The Johnstown Pennsylvania Flood

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I remember growing up and occasionally hearing mention of the Johnstown, Pennsylvania flood. Pennsylvania is known for its floods and other relatives would survive the Austin, Pennsylvania flood 30 years later. The residents of Johnstown were use to water filling the streets, the town being built in the river valley. It was common a couple of times a year to move belongings to a safer place in your home to avoid their soaking when snow would melt rapidly in the spring.


The flood had devastated Johnstown and all of the residential areas between it and the dam. It would take almost an hour from the break of the dam on May 31, 1889 until it would hit the town around 4 p.m. that day. Heavy rains at 11 a.m. would threaten the dam and by 11:30 a.m. engineers were predicting that the dam may fail.


At 3:10 p.m. the bridge failed. South Fork would loose 20 to 30 homes and the first 4 victims would die. Thirty people lived on the main street at Mineral Springs, a mile below the viaduct. Bare rock would be the only thing left after the water passed and sixteen people would die at 3:30.


John Hess would race his train and lock the whistle down to blow warning to residents from Buttermilk Falls to East Conemaugh. His act would save many lives but still 50 would die, including 25 from the train. At 4:05 the flood water would divide into 3 waves hitting Westmont Hill and flooding Kernville.


The water would gain speed and claim 314 of the 1,000 residents of Woodvale. Twelve miles from its start, carrying the remains of buildings and bodies the waters with its disaster would hit Johnstown at 4:07 p.m. The wave would split again for the last time. The debris would pile up at the stone bridge causing water to back up 30 feet in Johnstown until breaking through and flooding Cambria. The debris piled against the stone bridge would catch fire at 6 p.m., claiming 80 more lives and burning for 2 days.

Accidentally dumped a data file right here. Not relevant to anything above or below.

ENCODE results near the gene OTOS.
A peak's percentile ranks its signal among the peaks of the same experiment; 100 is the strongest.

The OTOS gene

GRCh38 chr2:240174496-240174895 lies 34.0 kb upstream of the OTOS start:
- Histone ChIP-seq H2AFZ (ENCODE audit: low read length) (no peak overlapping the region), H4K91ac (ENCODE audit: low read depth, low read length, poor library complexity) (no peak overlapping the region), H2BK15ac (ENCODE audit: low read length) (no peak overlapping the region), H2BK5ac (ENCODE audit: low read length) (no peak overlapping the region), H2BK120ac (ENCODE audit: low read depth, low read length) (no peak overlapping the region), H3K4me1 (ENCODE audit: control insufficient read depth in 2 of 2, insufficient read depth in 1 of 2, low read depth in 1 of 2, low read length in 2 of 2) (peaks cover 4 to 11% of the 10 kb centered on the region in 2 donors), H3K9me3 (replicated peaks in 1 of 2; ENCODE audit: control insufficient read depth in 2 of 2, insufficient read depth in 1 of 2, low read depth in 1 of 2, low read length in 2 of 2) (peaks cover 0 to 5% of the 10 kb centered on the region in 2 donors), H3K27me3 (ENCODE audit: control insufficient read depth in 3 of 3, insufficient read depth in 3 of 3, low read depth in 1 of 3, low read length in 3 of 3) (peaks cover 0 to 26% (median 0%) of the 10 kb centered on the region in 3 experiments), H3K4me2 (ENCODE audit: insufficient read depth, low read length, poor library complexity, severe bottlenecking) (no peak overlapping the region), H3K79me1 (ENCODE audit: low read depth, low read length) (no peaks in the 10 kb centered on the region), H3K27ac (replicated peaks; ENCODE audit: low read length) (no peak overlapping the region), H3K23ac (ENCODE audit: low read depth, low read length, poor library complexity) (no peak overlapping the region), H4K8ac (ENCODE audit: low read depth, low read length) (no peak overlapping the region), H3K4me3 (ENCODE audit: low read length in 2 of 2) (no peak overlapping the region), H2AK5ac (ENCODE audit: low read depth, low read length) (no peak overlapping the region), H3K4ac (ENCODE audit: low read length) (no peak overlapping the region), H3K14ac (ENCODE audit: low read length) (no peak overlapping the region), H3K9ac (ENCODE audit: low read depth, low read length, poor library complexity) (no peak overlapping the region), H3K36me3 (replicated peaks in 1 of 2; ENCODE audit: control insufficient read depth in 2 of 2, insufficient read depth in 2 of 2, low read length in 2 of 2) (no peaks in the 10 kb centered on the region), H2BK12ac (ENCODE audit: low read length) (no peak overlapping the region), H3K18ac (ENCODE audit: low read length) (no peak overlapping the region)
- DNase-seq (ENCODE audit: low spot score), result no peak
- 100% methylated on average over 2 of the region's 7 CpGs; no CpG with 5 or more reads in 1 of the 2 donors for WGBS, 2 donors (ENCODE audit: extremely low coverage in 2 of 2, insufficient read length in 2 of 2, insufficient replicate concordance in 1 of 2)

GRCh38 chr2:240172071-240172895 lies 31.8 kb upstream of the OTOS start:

When the waters finally stopped and the count of the dead totaled 2,209, bodies would be found as far away as Cincinnati, Ohio. Included in the count was my 3rd cousin 4 times removed, William Alexander Kilgore and his entire family, wife Annie “Lizzie” Cope, daughter Jessie, 15 years old, sons Fred and Alex, ages 12 and 9 respectively. They lived at 327 Washington Street in Johnstown. Washington Street ran along the edge of the river that would flood with water and debris. Mr. William F Lewis would give eye witness account of the destruction of the Kilgore’s house.

“In about twenty-five minutes after, he (Mr. Lewis) was down at the Pennsylvania Railroad depot and saw the avalanche of water coming on the town. He saw the steeple of the German Lutheran church fall, then Mr. Kilgore’s residence, and after that the Assistance engine-house. He noticed that the houses on Iron Street rose bodily and began to twist and grind one another to pieces; and after that everything changed as in a kaleidoscope…”

According to morgue records Alexander’s body was found before the 10th of June and held in morgue C, the Pennsylvania Railroad Depot, as number 168. On the 10th of June the morgue was moved to Millville in the First Ward School House. The remaining bodies were never found.


William Alexander was a clerk in the Cambria county office. He had grown up in the Westmoreland county area the oldest of four children of David and Emily Kincaid Kilgore. His youngest brother John Presley Kilgore was killed in a train accident on the Pennsylvania railroad in 1868 at the age of 17. His middle brother, David Hunter, passed in 1884 leaving only his younger sister Anna Burrel Kilgore Jack.


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